Injustice and disrespect abound in movie credits, marketing materials, and reviews alike. Sixteen years ago Henry Selick got a raw deal that still overshadows his career on entirely unrelated projects, like Coraline. But I'm still outraged on behalf of Neil Gaiman and the larger majority of authors who get even less credit for their work.

Gaiman got his revenge, by the way, without the use of bullets:

So I was already not impressed with the CBC website or the Chicago Tribune, and then someone sent me a link to an online newspaper in which the reviewer's first paragraph explained Tim Burton's career and then went on to explain, in an extremely dim sort of way, why Coraline was a Tim Burton film, and I twittered about it. And then watched the delighted twitterverse pile onto the poor gentleman in the comments page with surprise, realising that this power must only be used for good.

I never thought I'd say this but... Hooray for Twitter!

WOTD: $8,539?!!

Today's word of the day is $8,539, the suggested retail price for the hardcover edition of R.R. Gupta et al's 463-page instant classic, Chemical Shifts and Coupling Constants for Silicon-29.

The reviews are awesome, and at that price it'll earn out its advance in no time. Free Super Saver shipping is available through Amazon!

via The Loom.

WOTD: Spectacle

Today's word of the day is Spectacle, which is something worth viewing, as opposed to spectacles, which are something to view a spectacle through.

With a new baby in the house, I haven't had much chance to read any of the crop of books eligible for this year's ALA Youth Media Awards, so it wouldn't make sense for me to offer award commentary in a blog entry. But I never do the sensible thing, so...

I was psyched that Neil Gaiman won the Newbery Medal for Books About Motherless Protagonists (don't get me started) and that Terry Pratchett and M.T. Anderson both had Printz Honor Books--which makes three award-winning books from three of my all-time favorite authors that I'll need to bump to the top of my "must read" list.

Elizabeth Bunce, a member of the Class of 2k8 group, won a William C. Morris Award for debut authors--exciting because we in the Class of 2k7 have been watching her and the other Class of 2k8ers all year and now the Class of 2k9ers as well.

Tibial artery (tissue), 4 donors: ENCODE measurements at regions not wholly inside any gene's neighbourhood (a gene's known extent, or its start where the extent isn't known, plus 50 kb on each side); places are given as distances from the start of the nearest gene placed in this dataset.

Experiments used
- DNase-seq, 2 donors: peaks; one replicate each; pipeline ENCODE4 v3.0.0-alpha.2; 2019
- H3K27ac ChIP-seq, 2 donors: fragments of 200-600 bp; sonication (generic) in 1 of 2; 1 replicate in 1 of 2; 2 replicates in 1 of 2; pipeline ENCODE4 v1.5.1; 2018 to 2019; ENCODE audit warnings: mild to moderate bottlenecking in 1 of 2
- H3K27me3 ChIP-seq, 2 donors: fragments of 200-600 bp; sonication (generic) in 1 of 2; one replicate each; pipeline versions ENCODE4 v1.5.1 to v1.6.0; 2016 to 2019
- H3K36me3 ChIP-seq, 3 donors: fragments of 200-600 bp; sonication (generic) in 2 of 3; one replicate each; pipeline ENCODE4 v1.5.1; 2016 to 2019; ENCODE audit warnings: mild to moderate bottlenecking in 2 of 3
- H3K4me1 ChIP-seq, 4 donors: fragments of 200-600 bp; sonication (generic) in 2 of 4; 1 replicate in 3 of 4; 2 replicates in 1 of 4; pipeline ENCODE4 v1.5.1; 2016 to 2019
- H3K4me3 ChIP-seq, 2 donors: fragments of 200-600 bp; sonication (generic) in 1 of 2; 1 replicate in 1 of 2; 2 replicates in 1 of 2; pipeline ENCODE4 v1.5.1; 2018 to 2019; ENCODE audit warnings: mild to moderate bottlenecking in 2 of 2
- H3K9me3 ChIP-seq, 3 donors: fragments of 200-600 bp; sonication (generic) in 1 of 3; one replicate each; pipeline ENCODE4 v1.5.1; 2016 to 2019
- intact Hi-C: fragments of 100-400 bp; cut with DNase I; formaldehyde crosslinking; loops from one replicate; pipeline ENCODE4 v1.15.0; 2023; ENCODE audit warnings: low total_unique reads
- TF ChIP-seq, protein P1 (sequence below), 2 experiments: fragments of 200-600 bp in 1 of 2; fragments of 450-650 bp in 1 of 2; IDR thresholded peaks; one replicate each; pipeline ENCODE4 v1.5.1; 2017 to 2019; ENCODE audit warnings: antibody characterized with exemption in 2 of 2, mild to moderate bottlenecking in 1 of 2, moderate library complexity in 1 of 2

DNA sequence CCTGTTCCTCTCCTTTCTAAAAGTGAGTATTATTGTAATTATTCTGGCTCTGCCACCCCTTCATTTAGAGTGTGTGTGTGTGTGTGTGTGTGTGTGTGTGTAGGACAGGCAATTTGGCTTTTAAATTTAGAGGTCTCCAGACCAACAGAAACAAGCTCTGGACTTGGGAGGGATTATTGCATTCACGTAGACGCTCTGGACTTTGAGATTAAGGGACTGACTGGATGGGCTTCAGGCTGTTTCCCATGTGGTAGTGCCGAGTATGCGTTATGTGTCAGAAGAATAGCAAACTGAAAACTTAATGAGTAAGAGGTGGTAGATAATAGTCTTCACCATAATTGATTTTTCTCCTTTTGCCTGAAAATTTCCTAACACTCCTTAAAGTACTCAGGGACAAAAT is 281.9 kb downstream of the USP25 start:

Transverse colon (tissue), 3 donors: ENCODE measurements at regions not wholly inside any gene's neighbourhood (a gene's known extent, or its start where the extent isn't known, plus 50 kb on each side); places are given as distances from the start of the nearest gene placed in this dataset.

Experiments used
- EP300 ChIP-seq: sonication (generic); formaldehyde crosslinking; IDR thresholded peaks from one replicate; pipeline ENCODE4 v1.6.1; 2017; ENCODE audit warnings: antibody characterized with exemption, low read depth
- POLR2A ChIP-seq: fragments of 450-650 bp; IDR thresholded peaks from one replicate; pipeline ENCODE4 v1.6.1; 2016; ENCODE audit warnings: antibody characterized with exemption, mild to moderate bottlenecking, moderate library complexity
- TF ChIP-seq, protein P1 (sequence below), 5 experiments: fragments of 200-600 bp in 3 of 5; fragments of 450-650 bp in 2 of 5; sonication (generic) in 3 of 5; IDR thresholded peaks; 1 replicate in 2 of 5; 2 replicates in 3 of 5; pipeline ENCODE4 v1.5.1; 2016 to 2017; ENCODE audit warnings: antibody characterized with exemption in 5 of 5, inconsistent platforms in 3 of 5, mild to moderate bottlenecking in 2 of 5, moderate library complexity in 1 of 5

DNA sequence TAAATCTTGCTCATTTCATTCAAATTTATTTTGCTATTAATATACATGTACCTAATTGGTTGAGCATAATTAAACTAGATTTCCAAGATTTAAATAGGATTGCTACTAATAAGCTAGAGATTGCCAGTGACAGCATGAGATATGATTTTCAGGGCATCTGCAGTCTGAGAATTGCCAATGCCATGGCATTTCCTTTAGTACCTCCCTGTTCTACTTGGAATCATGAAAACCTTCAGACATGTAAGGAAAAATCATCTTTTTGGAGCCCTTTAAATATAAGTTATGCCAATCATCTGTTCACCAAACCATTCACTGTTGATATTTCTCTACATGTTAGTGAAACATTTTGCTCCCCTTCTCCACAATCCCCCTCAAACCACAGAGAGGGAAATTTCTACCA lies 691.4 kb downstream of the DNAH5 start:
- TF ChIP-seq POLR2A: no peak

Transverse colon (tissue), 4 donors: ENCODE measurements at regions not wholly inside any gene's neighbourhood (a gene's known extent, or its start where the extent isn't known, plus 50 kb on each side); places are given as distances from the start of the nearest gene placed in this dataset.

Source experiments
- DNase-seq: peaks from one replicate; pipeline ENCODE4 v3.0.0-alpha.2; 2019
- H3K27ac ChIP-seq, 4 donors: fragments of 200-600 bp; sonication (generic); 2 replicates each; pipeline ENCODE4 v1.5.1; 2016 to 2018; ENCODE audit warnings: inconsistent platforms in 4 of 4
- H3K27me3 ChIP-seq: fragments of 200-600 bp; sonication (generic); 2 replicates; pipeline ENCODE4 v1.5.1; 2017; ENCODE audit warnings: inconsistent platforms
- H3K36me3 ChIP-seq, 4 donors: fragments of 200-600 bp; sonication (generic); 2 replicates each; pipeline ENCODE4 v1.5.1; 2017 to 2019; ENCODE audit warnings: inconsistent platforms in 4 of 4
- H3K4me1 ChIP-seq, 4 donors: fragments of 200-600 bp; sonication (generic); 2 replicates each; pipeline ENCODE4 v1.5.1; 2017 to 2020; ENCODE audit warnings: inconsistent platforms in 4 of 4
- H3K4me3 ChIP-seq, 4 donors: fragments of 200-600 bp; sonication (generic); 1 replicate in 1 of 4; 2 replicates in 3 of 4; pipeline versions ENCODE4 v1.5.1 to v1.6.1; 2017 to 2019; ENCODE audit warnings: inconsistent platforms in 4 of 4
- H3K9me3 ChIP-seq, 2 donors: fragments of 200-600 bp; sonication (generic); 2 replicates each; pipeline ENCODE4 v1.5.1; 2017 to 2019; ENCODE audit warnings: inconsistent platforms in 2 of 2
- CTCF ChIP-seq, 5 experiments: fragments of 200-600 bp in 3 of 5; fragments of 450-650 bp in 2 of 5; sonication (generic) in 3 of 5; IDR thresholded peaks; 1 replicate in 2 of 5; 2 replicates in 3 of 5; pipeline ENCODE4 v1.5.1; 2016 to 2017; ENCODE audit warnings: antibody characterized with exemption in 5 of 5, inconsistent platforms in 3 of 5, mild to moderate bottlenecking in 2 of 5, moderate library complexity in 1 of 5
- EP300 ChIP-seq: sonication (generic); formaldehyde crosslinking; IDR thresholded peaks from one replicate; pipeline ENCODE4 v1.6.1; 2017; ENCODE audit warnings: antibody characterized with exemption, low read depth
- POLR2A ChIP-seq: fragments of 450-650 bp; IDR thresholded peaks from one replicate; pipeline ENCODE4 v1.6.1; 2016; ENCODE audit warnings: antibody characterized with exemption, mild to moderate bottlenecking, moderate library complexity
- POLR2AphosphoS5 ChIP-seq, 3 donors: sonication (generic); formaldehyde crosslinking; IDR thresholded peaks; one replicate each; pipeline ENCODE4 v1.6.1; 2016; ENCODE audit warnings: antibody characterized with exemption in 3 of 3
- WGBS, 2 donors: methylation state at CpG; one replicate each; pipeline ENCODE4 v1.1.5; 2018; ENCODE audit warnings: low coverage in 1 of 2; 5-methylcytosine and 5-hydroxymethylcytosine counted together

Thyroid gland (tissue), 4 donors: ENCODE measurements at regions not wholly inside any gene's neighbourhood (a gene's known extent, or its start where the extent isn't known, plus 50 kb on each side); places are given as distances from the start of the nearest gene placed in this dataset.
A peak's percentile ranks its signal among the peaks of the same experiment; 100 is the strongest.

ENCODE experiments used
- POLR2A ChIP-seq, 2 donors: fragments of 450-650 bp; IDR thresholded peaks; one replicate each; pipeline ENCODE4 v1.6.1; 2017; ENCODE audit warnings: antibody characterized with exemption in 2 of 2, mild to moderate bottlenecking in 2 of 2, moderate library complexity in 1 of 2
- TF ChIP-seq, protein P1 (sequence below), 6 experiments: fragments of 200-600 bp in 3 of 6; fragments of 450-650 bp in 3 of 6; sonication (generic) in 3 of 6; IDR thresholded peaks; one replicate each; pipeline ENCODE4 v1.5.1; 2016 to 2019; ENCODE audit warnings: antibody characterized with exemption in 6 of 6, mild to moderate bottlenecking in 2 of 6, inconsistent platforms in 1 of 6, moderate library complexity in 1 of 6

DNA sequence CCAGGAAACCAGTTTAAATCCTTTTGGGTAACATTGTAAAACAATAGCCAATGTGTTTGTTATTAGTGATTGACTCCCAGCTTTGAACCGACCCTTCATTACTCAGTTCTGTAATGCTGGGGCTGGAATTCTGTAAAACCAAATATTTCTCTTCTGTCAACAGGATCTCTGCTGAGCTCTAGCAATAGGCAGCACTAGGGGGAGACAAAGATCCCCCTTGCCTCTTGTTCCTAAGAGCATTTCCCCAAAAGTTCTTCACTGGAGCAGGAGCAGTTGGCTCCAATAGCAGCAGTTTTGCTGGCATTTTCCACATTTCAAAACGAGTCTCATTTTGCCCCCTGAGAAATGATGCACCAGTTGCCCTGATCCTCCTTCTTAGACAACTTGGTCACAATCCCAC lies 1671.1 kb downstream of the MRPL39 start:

Here in New England we're proud of New Hampshire's Beth Krommes for winning the Caldecott Medal and Maine's Melissa Sweet for her Caldecott Honor Book. Also Floyd Cooper, who won the illustrator's Coretta Scott King Award, will be a keynote speaker at this year's New England SCBWI conference while Laurie Halse Anderson, who won a lifetime achievement award, was a keynoter at last year's conference--showing the quality of our conference faculty, in case anyone had any doubts.

Aside from the spectacle of the ALA Awards, I've written my first article for the all-new group blog, The Spectacle, featuring authors of speculative fiction for teens and pre-teens. In addition to myself we so far have Parker Peevyhouse (Last Midnight, et al.), P.J. Hoover (The Forgotten Worlds series), and Jo Whittemore (The Silverskin Legacy series). It's exciting to be part of such a great group of blogging authors!

My first entry is "Does Hollywood Hate Authors?" where I get to vent a bit about the ad campaign for Coraline.

I'm hoping Neil Gaiman’s Newbery Medal win will soon be reflected in the advertising for the new Coraline movie. The book was creepy and cool, chock full of idea hooks, fun characters, and plot surprises–just what we’ve come to expect from Gaiman's work. But for some reason the studio’s marketing department thought more viewers would be drawn to "a film directed by Henry Selick" than "a story written by Neil Gaiman."

Attention Hollywood: If an author of Neil Gaiman's caliber is in any way connected to your movie, you will sell more tickets by including his name in your ads!

Okay, I feel better now.